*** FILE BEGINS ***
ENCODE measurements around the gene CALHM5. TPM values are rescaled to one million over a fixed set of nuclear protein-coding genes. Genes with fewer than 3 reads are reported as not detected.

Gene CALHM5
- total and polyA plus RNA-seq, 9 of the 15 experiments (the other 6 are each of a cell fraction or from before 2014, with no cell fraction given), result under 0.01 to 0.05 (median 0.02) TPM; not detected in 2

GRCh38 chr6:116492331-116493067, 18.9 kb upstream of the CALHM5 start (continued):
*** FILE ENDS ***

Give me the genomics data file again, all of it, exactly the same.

ENCODE measurements around the gene CALHM5. TPM values are rescaled to one million over a fixed set of nuclear protein-coding genes. Genes with fewer than 3 reads are reported as not detected.

Gene CALHM5
- total and polyA plus RNA-seq, 9 of the 15 experiments (the other 6 are each of a cell fraction or from before 2014, with no cell fraction given), result under 0.01 to 0.05 (median 0.02) TPM; not detected in 2

GRCh38 chr6:116492331-116493067, 18.9 kb upstream of the CALHM5 start (continued):